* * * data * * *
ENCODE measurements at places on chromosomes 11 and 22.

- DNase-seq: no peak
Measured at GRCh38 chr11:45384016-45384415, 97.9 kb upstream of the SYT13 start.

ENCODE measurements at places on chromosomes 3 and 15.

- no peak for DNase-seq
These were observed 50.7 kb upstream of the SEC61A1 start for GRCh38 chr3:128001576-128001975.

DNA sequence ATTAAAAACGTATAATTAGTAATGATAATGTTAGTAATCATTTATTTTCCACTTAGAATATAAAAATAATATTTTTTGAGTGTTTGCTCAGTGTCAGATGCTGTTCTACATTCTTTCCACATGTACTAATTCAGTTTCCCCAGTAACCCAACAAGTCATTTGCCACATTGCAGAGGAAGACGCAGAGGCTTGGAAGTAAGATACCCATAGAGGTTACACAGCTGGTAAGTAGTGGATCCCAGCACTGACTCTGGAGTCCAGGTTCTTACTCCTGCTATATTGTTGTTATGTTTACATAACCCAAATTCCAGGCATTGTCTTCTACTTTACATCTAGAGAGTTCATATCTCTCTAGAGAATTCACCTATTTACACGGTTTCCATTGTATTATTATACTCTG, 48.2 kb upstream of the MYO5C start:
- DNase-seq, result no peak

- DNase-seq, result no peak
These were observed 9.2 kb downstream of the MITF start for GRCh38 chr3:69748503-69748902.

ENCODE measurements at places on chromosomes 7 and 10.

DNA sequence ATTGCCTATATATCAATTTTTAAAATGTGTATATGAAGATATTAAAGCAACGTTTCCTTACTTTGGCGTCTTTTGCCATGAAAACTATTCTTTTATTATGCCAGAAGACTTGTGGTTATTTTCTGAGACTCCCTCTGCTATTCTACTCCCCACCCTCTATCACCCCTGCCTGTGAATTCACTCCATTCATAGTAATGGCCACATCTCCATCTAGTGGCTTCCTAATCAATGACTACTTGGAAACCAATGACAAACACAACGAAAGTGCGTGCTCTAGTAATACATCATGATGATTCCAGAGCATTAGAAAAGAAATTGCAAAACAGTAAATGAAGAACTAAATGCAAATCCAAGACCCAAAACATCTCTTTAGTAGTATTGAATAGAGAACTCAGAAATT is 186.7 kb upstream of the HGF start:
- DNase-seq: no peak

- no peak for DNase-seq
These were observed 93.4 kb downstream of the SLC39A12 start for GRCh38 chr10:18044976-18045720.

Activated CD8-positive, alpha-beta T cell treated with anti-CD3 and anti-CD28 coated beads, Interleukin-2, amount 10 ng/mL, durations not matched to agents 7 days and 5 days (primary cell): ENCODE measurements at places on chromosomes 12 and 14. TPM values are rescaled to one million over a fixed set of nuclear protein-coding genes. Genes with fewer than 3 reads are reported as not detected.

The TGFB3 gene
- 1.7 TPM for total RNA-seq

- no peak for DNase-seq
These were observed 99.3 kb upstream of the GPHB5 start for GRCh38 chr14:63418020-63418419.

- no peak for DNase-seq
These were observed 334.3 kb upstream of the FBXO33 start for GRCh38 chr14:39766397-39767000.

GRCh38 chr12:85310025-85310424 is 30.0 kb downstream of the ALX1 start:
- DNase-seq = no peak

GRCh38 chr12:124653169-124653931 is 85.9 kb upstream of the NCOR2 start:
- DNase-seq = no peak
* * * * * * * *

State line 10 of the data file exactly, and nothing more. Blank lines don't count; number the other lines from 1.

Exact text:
These were observed 9.2 kb downstream of the MITF start for GRCh38 chr3:69748503-69748902.